Where Do Greatest Affections Occur -- Private or Public Worship?

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Staff member
Where should the most profound of our religious affections occur: in public or private worship? Realize this question does not exclude one or the other and is prompted by an author who dedicated his life to teaching men to shepherd Christ's church.

I had long assumed public worship had preeminence in our experience because Jesus promises his special presence there among His covenant people; and I had assumed the more profound encounters I had experienced in private worship contrasted to public worship because of my having a self-consciousness tempering of my emotions during public worship along with a strong sense of decorum.

Geerhardus Vos seems to emphasize religious affections in our private dealings with God to a greater magnitude than in our public experience. This is from an article I was reading this afternoon from Princeton Theological Review Jeremiah's Plaint and its Answer. Granted Mr. Vos' primary focus is upon the extremely personal way God gave revelation to Jeremiah, but he definitely considers the life of the individual believer:
"The collective character of God's dealing with Israel can be easily overemphasized ... Religion has been enabled to grow in the same degree that it has become conscious of its own direct encounter with God ... Since the fruitage of all religion is ultimately in the human consciousness, where it becomes wholly transparent as a reflector of the divine glory, the normal goal of the entire religious movement must lie in the individual, for there alone can it be transmuted into clear surrender and adoration."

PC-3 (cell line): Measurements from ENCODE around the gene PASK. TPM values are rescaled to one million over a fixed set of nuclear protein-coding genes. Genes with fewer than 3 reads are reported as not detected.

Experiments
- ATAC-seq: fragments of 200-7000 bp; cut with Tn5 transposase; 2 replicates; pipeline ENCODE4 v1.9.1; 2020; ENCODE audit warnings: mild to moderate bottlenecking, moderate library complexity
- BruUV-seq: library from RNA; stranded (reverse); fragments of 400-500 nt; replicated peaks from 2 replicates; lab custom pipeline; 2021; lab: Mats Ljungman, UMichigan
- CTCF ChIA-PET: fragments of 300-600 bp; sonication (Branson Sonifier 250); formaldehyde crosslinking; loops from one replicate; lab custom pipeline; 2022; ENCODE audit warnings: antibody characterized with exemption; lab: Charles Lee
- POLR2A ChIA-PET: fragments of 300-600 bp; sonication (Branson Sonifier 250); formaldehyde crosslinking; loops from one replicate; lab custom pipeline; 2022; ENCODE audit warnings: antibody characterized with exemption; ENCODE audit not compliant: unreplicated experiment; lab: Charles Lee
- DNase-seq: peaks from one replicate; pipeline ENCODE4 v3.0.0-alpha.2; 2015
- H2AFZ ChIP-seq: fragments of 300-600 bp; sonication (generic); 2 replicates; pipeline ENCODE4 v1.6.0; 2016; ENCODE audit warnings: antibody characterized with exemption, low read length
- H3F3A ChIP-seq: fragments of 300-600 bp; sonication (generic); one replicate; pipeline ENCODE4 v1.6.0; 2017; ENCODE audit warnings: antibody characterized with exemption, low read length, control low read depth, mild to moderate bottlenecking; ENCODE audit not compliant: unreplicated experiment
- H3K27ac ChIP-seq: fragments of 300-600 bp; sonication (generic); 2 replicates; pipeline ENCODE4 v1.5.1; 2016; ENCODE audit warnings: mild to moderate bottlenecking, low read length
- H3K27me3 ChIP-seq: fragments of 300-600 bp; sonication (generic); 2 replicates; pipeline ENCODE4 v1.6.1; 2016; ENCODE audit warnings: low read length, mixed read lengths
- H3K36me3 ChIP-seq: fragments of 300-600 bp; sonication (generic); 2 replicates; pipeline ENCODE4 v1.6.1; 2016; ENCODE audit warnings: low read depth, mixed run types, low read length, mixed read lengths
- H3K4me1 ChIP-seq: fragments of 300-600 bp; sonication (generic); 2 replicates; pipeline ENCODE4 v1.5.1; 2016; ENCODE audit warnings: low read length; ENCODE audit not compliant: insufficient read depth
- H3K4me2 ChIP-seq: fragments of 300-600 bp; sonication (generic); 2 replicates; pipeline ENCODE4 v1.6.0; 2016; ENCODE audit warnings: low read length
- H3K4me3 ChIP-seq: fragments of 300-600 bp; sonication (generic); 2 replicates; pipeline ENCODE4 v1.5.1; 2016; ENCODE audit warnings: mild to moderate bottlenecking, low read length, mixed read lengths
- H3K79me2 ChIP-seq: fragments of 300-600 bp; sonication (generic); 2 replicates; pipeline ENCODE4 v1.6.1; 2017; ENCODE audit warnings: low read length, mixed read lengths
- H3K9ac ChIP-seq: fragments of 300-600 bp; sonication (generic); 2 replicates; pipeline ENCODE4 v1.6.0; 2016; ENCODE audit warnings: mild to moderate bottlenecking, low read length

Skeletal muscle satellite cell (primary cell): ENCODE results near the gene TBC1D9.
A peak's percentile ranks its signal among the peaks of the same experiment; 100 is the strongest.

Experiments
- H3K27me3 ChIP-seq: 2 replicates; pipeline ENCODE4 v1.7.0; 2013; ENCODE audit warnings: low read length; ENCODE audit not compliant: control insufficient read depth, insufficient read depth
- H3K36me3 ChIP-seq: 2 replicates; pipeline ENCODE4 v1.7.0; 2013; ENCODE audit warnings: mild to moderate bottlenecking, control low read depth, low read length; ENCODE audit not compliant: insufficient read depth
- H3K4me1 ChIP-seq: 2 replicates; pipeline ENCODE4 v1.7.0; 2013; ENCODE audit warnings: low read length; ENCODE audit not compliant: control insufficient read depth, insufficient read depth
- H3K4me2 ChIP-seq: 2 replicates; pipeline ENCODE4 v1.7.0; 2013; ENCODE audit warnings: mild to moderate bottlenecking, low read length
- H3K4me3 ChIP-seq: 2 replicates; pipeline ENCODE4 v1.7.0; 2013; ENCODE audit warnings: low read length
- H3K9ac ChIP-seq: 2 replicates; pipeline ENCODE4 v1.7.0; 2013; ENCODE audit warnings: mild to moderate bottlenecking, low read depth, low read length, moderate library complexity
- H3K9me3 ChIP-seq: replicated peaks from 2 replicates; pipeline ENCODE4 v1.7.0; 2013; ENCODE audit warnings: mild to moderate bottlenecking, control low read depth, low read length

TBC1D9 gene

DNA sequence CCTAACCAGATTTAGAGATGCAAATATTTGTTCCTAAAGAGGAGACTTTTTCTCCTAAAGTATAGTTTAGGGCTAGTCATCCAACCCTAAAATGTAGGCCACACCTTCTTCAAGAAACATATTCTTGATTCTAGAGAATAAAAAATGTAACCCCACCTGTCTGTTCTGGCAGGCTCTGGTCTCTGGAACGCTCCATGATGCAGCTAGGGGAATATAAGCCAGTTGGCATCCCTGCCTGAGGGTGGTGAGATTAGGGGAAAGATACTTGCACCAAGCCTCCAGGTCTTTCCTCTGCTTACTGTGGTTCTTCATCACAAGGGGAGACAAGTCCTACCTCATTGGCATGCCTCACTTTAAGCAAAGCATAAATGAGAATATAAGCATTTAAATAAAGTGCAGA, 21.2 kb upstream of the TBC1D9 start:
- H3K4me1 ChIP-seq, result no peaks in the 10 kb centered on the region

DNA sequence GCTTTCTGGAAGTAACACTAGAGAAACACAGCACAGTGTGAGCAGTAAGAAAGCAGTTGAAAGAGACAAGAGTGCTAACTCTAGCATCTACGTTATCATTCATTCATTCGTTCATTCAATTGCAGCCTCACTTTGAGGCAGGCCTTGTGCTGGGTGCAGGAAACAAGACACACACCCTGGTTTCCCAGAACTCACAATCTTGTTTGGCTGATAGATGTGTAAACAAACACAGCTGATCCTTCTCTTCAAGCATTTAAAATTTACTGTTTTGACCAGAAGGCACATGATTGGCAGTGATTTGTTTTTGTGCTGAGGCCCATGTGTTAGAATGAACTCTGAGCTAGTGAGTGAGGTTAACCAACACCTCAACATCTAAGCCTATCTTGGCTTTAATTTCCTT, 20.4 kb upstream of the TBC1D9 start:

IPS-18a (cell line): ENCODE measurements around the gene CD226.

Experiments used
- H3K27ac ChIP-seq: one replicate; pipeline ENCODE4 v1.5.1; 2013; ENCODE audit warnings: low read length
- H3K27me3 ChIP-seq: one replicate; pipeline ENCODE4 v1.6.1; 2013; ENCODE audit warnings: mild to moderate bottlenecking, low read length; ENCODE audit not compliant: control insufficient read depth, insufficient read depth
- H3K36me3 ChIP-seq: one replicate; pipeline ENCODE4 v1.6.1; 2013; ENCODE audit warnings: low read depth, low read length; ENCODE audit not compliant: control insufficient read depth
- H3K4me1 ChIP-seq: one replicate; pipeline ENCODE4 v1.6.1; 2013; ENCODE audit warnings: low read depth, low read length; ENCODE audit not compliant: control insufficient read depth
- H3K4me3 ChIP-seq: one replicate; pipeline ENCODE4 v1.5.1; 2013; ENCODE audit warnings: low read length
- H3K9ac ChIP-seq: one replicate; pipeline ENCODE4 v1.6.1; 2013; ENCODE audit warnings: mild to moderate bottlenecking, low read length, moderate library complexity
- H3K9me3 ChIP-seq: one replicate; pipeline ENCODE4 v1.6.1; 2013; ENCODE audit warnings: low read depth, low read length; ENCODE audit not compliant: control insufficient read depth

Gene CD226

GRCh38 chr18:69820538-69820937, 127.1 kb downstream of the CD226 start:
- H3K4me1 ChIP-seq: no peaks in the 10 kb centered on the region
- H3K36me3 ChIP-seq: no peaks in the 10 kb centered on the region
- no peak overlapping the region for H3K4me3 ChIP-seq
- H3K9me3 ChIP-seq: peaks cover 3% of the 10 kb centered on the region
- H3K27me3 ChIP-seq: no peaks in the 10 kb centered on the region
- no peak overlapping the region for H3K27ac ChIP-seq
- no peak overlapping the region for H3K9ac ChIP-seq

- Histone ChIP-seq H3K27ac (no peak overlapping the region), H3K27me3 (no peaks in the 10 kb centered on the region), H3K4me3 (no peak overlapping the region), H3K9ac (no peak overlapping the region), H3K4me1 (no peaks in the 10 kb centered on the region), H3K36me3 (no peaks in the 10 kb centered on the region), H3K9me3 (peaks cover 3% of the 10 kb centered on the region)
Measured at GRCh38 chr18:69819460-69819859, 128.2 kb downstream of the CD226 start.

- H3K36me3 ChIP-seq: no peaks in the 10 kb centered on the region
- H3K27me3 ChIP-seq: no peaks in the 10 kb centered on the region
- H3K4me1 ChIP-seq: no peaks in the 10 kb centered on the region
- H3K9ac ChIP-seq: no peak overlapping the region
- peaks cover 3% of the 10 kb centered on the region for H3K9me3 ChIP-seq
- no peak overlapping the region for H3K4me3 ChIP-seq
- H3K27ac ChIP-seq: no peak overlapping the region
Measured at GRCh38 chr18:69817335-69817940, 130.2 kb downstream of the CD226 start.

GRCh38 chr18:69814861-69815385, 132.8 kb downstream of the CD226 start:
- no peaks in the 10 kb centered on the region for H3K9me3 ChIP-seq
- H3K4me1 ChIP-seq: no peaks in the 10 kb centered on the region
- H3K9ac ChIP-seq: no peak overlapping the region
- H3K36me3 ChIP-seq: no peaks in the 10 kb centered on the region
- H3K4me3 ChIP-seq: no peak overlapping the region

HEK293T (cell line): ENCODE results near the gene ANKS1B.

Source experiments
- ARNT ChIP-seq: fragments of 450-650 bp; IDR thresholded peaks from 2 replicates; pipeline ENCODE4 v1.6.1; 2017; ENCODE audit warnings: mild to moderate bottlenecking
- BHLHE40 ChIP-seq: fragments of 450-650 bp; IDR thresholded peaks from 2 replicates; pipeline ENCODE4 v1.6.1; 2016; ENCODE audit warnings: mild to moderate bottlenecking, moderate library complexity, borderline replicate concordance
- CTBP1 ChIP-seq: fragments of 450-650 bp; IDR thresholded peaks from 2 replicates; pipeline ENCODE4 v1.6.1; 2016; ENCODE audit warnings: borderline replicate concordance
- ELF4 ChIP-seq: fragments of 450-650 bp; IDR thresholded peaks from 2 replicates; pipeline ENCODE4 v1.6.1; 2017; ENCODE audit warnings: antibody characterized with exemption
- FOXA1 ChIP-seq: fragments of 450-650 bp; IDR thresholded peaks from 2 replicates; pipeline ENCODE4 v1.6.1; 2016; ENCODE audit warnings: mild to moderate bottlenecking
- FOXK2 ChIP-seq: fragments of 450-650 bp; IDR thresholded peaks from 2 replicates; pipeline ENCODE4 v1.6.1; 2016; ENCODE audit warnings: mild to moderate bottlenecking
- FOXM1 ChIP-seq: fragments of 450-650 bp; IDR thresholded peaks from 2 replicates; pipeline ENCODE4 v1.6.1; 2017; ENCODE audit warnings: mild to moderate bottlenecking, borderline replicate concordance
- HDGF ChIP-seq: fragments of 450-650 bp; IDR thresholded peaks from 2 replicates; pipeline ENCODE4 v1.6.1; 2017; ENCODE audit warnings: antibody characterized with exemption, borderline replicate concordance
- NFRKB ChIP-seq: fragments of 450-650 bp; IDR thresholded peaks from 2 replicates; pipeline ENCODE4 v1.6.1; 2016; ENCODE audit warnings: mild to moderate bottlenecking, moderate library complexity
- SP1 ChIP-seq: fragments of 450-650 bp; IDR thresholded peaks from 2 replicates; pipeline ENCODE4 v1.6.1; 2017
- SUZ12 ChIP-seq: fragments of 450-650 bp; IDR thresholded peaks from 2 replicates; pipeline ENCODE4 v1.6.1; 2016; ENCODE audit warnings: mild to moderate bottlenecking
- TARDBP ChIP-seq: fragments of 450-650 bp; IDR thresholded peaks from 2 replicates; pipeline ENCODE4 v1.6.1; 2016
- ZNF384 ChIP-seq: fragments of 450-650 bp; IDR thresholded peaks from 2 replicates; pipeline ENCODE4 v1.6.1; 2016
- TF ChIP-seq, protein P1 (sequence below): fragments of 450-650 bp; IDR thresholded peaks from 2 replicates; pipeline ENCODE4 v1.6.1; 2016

Thoughts please?


Puritan Board Senior
Private in my experience. This passage comes to mind ;

John 3:8Authorized (King James) Version (AKJV)

8 The wind bloweth where it listeth, and thou hearest the sound thereof, but canst not tell whence it cometh, and whither it goeth: so is every one that is born of the Spirit.

So I suppose it could go either way.


Puritanboard Amanuensis
Public. Ephesians 3. "With all saints." This doesn't appear to me to contradict the point of the deservedly esteemed Prof. Vos. His point relates to individuality in religious development. There must be a sense of self, "the soul," as the recipient and respondent of grace; but there is a confirmation and consummation of this development when it takes place within a corporate context. We should be naturally suspicious of any development which glorifies oneself above others or independently of others.
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